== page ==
Water Filters--Specifically PDQ 32, but other options also

PDQ issues applicable across all PDQ Yachts (or if you can't find a place for something, it probably belongs here for now)
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thinwater
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Water Filters--Specifically PDQ 32, but other options also

Postby thinwater » Mon May 19, 2014 10:33 am

I'm beginning a project for Practical Sailor on water filters, and I generally start by picking something for myself. I've long used hose-end filters (Camco makes a nice one for $10 at Walmart), which helped before my marina put in a new well, but I want to upgrade the water system a bit.

Specific to the PDQ 32, the available spaces seem to leave me with a ~ 10" high limit, if I want to stay under the benches, which would be most functional. I would prefer a universal housing, as they give easy access to many standard cartridges. Filters Fast seems like a good source for many things.

Have any of you installed water filters? What worked?

----

Not interested in RO. I've installed big units (100,000 GPD) in the oil field and understand the tech perfectly well, but I'm a coastal sailor.
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Re: Water Filters--Specifically PDQ 32, but other options al

Postby amytom » Mon May 19, 2014 1:53 pm

We put a Home Depot style filter with compression quick couplings on either end so it could lay in the bottom of the locker with no issues. We also installed a drinking water outlet at the sink and that is the only place the filtered water goes.

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Re: Water Filters--Specifically PDQ 32, but other options al

Postby eepstein » Mon May 19, 2014 10:49 pm

Hi Drew: I purchased this one. http://www.ebay.com/itm/Survival-UV-Wat ... 0968716142

I have yet to install it. It's still in the box. Want to use it for testing?

Best,
Eric
Eric & Bonnie Epstein
s/v Desert Star, PDQ36, Hull 49
Annapolis, MD

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Re: Water Filters--Specifically PDQ 32, but other options al

Postby thinwater » Tue May 20, 2014 9:29 am

^^ Intersting.

As I investigate the subject all manner of curious facts arise:
* NSF and ANSI certify filtration devices in 3 catagories (particle filtration, organics/metals/cysts, micobilological), yet only a small portion of the players go to the expense; primarily those targeted at the household market, not those for marine and backcoutry use.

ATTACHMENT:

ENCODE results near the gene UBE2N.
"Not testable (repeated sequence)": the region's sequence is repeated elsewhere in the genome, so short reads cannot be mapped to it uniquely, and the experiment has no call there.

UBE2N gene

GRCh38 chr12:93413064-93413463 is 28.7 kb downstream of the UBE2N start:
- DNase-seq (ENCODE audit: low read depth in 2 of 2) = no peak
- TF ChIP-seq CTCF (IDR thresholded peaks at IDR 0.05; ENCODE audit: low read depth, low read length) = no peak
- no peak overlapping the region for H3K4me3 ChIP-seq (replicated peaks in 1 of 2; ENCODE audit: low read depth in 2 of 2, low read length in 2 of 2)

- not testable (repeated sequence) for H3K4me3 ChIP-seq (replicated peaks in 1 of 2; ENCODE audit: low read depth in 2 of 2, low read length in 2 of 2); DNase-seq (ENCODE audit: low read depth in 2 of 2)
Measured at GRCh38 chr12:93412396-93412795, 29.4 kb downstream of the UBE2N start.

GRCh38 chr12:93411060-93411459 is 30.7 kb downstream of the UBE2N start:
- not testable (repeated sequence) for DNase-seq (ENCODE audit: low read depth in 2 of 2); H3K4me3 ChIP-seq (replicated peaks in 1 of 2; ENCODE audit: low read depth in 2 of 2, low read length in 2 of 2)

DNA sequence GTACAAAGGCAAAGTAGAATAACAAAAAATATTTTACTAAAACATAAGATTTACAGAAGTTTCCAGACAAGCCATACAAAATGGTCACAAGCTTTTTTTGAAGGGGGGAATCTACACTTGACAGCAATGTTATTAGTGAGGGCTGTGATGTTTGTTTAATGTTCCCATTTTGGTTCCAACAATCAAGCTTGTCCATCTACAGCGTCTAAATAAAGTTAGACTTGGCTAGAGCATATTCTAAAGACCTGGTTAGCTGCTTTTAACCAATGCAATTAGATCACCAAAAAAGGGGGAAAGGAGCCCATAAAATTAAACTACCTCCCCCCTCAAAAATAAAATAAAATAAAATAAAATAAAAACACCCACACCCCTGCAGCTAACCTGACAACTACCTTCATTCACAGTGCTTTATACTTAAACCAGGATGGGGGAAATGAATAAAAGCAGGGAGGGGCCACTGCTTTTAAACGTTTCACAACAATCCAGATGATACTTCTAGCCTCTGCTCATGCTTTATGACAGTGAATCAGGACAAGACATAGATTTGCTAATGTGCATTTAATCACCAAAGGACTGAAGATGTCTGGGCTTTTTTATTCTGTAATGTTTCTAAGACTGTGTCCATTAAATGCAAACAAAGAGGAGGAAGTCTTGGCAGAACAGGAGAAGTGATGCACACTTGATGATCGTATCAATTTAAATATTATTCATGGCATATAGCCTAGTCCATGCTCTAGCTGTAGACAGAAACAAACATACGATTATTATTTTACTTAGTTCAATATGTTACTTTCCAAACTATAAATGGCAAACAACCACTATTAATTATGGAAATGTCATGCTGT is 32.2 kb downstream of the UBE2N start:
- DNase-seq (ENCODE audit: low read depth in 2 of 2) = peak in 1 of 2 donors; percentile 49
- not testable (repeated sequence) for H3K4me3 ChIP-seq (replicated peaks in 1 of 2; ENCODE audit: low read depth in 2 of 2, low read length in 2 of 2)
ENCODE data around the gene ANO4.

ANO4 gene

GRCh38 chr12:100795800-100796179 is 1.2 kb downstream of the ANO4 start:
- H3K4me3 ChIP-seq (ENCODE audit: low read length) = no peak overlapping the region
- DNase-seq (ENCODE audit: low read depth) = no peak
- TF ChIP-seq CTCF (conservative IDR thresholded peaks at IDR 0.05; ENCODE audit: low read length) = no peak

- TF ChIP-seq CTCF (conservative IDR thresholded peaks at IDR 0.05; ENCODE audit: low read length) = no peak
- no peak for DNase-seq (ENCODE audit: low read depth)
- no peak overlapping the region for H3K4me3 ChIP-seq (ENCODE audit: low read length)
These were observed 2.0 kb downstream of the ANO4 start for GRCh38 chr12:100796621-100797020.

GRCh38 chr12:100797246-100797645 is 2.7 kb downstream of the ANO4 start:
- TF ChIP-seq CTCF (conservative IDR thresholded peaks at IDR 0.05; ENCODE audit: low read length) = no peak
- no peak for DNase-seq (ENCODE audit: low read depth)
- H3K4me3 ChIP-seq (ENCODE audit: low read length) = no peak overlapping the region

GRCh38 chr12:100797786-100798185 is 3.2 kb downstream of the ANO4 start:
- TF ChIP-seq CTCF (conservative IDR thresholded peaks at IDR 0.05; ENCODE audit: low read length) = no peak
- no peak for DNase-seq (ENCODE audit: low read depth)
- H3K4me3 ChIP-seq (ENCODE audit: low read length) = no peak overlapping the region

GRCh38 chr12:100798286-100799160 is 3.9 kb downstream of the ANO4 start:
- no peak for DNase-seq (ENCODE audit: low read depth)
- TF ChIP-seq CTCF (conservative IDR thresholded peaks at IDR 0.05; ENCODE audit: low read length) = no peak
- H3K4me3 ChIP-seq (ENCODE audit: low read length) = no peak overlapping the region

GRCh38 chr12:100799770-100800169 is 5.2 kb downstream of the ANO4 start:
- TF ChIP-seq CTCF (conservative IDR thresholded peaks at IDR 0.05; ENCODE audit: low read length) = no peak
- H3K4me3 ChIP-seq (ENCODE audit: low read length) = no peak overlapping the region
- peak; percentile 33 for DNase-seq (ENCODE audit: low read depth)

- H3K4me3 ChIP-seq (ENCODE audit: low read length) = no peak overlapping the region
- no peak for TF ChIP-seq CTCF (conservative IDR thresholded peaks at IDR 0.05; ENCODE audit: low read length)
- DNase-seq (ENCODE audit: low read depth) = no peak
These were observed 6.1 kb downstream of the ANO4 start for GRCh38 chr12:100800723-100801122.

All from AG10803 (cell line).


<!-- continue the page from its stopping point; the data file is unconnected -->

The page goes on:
* Some very big names are not certified, including Seagull/First Need, and many product lines from big makers.
* Only ~ 8 systems are certified for microbial purifcation, all of them RO. Most makers have separate product labling (Seagull, for example) for states that require NSF support for all claims!
* WHO and EPA studies both confirm very clearly that demineralized water is not good for you. I would have assumed any danger from continuous use of distilled/RO/DI water was pure urban legand, but they've got convinsing data. We need the calcium and many other minerals, beyond what our diet supplies. Now that there are some big RO projects in place, the numbers are big enough for real studies.
* The above does not apply to watermakers. They simply don't remove enough minerals to cause a problem. It is RO treatment of tap water that is a problem.

And then some more obvious things:

* Water varies across the country. Much of CA is 3-5 times as high in TDS and sulfate as the Chesapeake area, giving them different problems.
* Most cold climate water problems are actually from poor winterization; if less than 20% PG is used in the lines, all manner of creatures grow and ferment. I've been doing some testing this winter and have fermented many winterization fluids into foul brews.
* We treat our water systems like a glass of water left out for weeks, poured into a cup that wasn't clean. Any chlorine certainly disipates within a few days. Bugs can fly in the vent/overflow. The system has no flow for weeks at a time. It's fortunate that aggresive human pathenogens are relativly rare.

UV is an intersesting idea.
* Is the dose enough? About 10 milliwatt/cm2s is required. If 3 gpm/200ml/s, 15 watt lamp (10% in the correct range), the dose should be just enough, though short-circuting is always a risk.
* The lamp will need cleaning. I don't know how often, but I suspect more than once per season.
* How much UV is absorbed by the lamp glass? This is a problem in the low wavelengths that are required.

I suspect the flow rate may be too high for the lamp, but I suspect that on boat pressure, the flow will be less.

As good an idea as any. Not very many products like that.
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Re: Water Filters--Specifically PDQ 32, but other options al

Postby thinwater » Tue May 20, 2014 9:49 am